So, thanks to the government, I am now the proud owner of a pension which is growing at a rate of £55 a month (total), and is costing me only £14. I can increase my contribution to this, which will not increase my employer’s contribution, but will increase HMRC’s. Based on this, it sounds like I should increase my contribution to take advantage of HMRC. However:

1. I don’t really get the deal with the tax. OK, so HMRC contribute to it, but then I have to pay income tax when I come to withdraw it. I don’t fully understand here if they are really giving me free money or whether they are just letting me wait until I’m 70 to pay tax on my current earnings, in which case I don’t understand if this is a good deal or not. I think it is a good deal if I’m a higher rate tax payer now and get higher rate tax relief, but expect to pay the lower rate when I retire. This is just a long way of saying “higher earners get free money from the taxman, low earners don’t”. I find this confusing because it is clearly stupid.

2. The fund seems sub optimal. There are some options but they place disproportionate weight on the UK’s stock market. I didn’t get any choice over pension provider.

3. The fund’s fees are 0.5% per annum. If I’m expecting an average of about 3% return per year, that fee is not insignificant.

Over the past few years I’ve been funnelling a large percentage of my income into a stocks and shares index tracking ISA (with lower fees than 0.5%), which I’ve always viewed as a retirement saving. It is hard for me to understand if a pension offers anything more than that does. I don’t think it does. With the higher fees, it seems like I would just be donating some money to the pension fund manager.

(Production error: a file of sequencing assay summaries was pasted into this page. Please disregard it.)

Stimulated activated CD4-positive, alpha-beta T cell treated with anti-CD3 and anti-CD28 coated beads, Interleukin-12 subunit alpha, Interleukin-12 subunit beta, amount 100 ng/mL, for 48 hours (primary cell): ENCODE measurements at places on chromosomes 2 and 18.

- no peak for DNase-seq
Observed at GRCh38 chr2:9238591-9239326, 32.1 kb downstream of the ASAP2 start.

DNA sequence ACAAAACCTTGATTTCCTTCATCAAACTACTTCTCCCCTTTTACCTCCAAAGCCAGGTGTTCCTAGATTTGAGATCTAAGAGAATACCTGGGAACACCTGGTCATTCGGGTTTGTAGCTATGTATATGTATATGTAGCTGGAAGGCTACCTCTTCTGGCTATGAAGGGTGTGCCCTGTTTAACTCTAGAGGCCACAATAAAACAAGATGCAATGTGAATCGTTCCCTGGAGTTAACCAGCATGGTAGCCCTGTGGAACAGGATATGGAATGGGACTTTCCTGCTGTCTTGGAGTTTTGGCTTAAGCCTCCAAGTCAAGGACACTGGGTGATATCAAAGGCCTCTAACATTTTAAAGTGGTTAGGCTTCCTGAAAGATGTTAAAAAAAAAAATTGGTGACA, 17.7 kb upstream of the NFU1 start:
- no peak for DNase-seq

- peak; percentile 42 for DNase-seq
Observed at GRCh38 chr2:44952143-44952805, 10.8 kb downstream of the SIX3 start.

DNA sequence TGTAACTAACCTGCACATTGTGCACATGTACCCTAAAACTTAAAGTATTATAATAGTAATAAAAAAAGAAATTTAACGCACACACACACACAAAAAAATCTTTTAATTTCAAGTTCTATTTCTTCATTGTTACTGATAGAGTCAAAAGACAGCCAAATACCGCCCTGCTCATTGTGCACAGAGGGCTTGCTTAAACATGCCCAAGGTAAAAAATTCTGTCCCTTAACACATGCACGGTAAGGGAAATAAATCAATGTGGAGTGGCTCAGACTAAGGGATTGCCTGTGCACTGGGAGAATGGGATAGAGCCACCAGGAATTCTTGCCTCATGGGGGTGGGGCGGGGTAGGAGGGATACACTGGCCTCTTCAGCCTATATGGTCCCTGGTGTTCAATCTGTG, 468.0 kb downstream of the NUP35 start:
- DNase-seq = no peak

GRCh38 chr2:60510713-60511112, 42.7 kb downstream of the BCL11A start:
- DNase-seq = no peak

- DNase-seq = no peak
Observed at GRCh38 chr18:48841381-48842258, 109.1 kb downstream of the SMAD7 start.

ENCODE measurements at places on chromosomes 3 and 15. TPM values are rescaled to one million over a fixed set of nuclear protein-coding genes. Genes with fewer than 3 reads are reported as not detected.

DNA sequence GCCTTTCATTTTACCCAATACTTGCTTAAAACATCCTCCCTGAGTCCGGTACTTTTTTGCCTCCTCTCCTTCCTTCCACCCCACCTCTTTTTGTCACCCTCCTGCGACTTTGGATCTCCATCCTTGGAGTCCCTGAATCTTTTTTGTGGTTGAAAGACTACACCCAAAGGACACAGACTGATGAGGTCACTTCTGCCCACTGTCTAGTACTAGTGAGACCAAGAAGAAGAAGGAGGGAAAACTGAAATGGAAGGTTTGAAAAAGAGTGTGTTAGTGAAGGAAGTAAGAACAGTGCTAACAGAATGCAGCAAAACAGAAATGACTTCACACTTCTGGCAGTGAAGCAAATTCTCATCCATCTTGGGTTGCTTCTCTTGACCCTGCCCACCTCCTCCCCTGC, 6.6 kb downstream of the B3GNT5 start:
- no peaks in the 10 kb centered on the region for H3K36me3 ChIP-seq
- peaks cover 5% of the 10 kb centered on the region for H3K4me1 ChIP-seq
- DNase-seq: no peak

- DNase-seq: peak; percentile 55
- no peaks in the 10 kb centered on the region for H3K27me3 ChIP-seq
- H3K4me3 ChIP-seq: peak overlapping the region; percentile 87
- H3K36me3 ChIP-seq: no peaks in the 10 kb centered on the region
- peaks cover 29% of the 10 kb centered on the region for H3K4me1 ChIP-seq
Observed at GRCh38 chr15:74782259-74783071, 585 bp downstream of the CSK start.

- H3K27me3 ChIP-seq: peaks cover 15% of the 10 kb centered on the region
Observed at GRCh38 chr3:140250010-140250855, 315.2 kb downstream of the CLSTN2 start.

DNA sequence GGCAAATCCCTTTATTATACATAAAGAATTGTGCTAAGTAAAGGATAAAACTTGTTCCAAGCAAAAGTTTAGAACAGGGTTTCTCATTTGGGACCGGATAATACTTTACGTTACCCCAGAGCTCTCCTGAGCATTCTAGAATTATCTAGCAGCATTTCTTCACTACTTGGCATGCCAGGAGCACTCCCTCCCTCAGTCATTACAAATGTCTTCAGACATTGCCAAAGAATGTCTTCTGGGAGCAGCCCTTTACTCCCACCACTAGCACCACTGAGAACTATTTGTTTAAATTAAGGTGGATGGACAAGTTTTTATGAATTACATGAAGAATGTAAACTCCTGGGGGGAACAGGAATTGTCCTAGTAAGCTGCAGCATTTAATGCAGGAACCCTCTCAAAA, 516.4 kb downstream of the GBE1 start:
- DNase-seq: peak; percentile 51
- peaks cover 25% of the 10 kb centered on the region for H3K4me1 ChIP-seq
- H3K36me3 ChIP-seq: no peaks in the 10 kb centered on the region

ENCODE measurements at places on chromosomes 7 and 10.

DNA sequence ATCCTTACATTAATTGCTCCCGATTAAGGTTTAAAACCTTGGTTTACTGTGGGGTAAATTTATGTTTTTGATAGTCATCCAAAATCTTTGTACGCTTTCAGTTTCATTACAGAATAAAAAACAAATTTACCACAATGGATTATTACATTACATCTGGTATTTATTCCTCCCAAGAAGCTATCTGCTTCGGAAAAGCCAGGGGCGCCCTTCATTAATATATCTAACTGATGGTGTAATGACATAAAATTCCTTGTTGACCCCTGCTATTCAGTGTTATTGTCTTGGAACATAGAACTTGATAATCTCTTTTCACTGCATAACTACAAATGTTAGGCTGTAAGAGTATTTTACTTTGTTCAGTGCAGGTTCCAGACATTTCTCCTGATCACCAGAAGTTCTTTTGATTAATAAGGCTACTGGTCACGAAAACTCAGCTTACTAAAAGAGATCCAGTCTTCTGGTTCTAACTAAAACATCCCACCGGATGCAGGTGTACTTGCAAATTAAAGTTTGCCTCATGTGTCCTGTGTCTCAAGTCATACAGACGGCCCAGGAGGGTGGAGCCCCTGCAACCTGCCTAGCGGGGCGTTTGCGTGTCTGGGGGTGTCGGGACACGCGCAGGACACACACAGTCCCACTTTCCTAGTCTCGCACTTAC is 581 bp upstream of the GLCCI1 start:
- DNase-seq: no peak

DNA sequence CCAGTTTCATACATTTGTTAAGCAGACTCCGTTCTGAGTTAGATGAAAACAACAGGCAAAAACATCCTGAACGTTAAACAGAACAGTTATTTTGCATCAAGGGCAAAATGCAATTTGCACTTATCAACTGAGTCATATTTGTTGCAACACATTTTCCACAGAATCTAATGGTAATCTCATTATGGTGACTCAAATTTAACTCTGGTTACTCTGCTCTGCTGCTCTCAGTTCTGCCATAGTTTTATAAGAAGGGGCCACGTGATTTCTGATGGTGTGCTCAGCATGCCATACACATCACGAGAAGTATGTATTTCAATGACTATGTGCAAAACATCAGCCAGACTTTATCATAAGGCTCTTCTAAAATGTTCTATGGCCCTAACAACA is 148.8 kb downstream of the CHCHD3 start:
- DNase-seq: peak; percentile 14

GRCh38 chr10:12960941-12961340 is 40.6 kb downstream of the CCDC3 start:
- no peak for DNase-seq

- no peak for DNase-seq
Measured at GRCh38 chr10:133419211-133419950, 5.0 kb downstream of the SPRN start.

As far as I can tell, the main advantage of a ‘real’ pension vs an ISA is the employer contribution, and if I’m maxing that out (which I am), it doesn’t matter where the rest of my money goes. The main drawback of the pension is that the money is inaccessible to me for a long time.

So, options:

1. Pensions are not more important than ISAs => keep things as they are
2. Pensions are important => Pay more in
3. Pensions are important, but this one could be better => Get a private pension that gives me more preferable fund options and lower fees and pay into that instead (employer contribution still goes into first pension).

So far, I am leaning towards option 3 for a bit of diversification, but I will wait for George Osborne’s pension reforms to unfold in a few weeks.

UPDATE: Since I first drafted this, it looks like Osborne is going to do away with tax-relief and move to an ISA model. People are whinging about this, but it makes more sense to me because it means 1. the system is more transparent, and 2. standard rate tax payers taxes aren’t used to subsidise higher earners’ retirement contributions before their own and subsequently end up drawing benefits out in their old age because they didn’t save enough…

UPDATE #2: Oh it turns out he’s scrapped that. I suppose I was being optimistic expecting the conservatives to do something fiscally sensible.


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